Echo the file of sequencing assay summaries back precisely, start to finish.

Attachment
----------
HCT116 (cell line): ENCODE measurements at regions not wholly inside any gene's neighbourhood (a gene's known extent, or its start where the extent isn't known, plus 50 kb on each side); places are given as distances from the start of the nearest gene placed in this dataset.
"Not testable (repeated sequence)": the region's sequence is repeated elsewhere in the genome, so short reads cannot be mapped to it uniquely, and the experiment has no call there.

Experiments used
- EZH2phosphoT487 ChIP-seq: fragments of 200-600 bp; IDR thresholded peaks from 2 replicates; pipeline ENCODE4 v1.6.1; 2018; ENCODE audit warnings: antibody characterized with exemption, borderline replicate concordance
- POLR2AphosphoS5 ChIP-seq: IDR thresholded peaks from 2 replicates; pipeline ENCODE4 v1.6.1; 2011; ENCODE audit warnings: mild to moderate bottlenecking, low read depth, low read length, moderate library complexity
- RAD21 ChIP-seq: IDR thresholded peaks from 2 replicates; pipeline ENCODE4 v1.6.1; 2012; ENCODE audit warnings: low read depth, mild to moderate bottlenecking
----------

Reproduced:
HCT116 (cell line): ENCODE measurements at regions not wholly inside any gene's neighbourhood (a gene's known extent, or its start where the extent isn't known, plus 50 kb on each side); places are given as distances from the start of the nearest gene placed in this dataset.
"Not testable (repeated sequence)": the region's sequence is repeated elsewhere in the genome, so short reads cannot be mapped to it uniquely, and the experiment has no call there.

Experiments used
- EZH2phosphoT487 ChIP-seq: fragments of 200-600 bp; IDR thresholded peaks from 2 replicates; pipeline ENCODE4 v1.6.1; 2018; ENCODE audit warnings: antibody characterized with exemption, borderline replicate concordance
- POLR2AphosphoS5 ChIP-seq: IDR thresholded peaks from 2 replicates; pipeline ENCODE4 v1.6.1; 2011; ENCODE audit warnings: mild to moderate bottlenecking, low read depth, low read length, moderate library complexity
- RAD21 ChIP-seq: IDR thresholded peaks from 2 replicates; pipeline ENCODE4 v1.6.1; 2012; ENCODE audit warnings: low read depth, mild to moderate bottlenecking